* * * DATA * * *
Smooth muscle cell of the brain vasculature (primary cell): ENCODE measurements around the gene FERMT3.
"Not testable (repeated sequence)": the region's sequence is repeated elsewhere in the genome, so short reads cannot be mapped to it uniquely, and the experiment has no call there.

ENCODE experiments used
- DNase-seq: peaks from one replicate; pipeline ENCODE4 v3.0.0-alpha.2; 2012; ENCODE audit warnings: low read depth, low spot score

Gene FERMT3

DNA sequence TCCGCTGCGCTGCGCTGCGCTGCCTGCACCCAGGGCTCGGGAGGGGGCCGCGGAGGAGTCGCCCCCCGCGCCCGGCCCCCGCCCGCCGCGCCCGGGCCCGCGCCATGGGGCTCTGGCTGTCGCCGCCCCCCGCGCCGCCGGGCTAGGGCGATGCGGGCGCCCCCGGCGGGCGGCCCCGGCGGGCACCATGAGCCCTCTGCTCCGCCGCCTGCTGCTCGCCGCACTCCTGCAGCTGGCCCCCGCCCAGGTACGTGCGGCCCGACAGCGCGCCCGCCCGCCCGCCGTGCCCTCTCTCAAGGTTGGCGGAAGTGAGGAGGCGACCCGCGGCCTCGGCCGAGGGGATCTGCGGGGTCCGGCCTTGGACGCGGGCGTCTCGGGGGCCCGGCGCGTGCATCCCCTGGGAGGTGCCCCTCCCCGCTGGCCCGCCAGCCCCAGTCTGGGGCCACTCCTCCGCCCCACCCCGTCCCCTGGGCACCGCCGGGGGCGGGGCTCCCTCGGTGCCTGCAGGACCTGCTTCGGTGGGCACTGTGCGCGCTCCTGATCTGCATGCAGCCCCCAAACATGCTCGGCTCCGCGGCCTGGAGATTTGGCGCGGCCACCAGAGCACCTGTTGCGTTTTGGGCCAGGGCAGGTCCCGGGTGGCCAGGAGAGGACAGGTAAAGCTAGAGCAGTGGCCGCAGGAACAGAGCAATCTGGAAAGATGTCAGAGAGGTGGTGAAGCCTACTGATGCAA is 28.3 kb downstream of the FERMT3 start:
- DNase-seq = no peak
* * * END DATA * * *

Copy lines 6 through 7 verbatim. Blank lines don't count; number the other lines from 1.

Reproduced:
DNA sequence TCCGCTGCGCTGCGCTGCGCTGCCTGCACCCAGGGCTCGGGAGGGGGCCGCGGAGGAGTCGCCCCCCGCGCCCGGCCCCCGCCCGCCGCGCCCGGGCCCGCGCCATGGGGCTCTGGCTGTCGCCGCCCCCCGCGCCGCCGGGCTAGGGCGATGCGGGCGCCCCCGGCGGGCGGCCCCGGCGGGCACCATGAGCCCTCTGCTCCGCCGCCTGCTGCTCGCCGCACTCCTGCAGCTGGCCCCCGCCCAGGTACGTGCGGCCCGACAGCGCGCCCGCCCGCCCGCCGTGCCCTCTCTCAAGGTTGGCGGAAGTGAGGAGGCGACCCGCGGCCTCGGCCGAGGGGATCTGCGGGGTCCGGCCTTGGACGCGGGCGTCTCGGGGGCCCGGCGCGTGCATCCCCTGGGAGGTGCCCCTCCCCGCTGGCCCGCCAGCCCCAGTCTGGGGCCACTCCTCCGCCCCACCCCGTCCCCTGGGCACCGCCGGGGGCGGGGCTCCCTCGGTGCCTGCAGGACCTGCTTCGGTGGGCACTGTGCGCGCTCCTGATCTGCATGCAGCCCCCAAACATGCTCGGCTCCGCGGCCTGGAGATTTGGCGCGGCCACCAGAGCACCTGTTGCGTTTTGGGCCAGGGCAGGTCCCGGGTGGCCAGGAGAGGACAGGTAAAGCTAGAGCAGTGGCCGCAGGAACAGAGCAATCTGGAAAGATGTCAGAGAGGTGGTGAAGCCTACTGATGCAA is 28.3 kb downstream of the FERMT3 start:
- DNase-seq = no peak